This weekend, BuzzFeed News and Injustice Watch published The Plain View Project, a deep, user friendly exploration into the Facebook activity of police officers in eight U.S. cities. That list included Dallas, where the team pored over the accounts of 751 current Dallas PD officers. Here, as in the other seven cities, they discovered a “powerful subculture within American law enforcement—one that appears to disparage and dehumanize racial, ethnic, and religious minorities and celebrate the use of unlawful violence and discrimination.”
The result from the researchers’ digging is a massive database of archived Facebook activity over 18 months, tied to officer names, badge numbers, and salaries. In Dallas, an officer named Booker Smith posted a link to a homicide at a Dollar General in Dallas and commented, “Just another savage that needs to be exterminated.” He wrote, “Execute all involved” on a different post about a homicide with multiple suspects and often referred to criminals as “animals” in posts. After Buzzfeed contacted DPD, a spokesperson said the activity had been passed up the ladder for review.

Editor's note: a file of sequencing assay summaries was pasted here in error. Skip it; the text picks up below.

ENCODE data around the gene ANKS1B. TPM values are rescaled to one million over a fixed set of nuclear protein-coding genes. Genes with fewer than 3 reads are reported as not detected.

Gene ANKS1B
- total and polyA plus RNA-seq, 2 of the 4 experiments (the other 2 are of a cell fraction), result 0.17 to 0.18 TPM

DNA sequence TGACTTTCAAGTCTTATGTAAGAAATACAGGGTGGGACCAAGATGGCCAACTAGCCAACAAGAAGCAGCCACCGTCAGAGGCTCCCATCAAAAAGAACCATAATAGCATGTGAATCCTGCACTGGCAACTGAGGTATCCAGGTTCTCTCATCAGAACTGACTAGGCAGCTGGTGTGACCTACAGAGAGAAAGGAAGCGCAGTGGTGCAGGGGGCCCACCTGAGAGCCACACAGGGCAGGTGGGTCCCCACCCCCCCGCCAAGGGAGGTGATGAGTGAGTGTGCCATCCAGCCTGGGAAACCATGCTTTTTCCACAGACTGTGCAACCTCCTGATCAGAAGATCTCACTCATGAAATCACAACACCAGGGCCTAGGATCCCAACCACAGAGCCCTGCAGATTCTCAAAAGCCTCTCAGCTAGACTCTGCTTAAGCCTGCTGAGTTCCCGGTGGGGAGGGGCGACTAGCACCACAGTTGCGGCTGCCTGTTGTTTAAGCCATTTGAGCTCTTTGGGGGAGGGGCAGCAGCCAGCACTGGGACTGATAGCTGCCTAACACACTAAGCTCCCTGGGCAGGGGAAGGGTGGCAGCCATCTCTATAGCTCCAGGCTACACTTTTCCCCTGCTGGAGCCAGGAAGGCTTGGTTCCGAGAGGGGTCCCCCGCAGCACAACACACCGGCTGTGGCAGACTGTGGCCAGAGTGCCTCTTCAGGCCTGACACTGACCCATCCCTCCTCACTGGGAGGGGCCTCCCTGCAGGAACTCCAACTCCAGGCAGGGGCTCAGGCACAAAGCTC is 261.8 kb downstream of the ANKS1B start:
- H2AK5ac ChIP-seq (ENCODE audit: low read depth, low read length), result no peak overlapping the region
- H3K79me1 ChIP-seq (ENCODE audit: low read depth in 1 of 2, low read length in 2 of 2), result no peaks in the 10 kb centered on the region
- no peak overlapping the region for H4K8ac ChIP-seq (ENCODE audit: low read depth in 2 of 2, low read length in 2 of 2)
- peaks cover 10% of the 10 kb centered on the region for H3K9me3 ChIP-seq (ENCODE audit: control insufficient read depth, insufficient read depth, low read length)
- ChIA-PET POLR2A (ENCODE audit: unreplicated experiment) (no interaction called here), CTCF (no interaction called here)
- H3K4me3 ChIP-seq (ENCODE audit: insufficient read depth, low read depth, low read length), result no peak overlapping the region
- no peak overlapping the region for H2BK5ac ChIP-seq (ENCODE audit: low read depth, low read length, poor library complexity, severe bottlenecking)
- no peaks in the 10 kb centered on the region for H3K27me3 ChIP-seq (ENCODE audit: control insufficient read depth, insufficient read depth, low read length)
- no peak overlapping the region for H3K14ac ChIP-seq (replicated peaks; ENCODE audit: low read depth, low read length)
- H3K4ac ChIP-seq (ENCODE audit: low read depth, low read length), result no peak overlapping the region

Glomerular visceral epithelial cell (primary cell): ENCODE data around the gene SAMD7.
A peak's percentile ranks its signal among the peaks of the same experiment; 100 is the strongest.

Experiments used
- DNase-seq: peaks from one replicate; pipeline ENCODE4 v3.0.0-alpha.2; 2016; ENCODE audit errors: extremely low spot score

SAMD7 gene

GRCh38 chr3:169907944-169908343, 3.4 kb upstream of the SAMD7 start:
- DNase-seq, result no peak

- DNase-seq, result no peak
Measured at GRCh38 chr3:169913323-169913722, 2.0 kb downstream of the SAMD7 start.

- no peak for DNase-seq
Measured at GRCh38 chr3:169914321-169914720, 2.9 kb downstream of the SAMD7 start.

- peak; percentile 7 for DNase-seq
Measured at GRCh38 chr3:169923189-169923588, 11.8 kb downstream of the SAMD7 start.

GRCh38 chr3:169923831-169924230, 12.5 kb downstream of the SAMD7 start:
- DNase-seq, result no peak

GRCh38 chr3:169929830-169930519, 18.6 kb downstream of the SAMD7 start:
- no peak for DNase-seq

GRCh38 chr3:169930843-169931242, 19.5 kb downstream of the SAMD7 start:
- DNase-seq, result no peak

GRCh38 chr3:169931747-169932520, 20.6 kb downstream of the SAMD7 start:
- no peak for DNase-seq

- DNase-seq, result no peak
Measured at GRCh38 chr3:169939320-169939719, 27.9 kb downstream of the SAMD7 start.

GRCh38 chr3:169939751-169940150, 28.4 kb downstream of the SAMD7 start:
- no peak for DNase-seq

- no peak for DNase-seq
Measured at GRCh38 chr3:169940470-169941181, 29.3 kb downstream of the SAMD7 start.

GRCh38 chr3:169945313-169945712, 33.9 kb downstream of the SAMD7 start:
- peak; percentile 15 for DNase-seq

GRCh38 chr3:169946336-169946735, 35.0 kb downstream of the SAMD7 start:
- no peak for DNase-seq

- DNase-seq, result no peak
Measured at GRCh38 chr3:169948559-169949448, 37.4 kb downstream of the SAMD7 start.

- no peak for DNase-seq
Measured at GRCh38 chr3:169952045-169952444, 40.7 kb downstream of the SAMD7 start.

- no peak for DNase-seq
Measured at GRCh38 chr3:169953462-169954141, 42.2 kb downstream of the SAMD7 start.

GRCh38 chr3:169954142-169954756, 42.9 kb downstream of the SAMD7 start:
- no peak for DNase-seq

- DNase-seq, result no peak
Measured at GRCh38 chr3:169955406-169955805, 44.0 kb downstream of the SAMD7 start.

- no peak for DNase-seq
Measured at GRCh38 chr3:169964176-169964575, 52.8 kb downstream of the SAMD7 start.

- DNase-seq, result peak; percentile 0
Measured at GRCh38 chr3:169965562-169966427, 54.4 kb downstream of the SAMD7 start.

The Plain View Project targeted posts that “could undermine public trust in policing,” and it found reason to include activity from 104 current DPD officers—about 14 percent of the 751 officers researchers found on Facebook. There are also posts from 69 retired officers. I’ve reached out to DPD and will update here if and when I hear back.
But in other words, Smith’s is hardly the only activity that raises eyebrows. A quick scroll through the Dallas activity reveals one meme in which a woman is getting sprayed with pepper spray that reads, “participation trophies now in liquid form,” and another announcing that “statistics show that criminals commit less crime after they’ve been shot.” There are racial undertones to a number of posts. Officers celebrated stories about the beatings of people of color caught in the act of committing crimes. One officer posted a story with the headline, “White Cop Kidnapped and Murdered by Black Men- Media Silent!” There’s plenty more to check out. Scroll through the project’s Dallas findings here.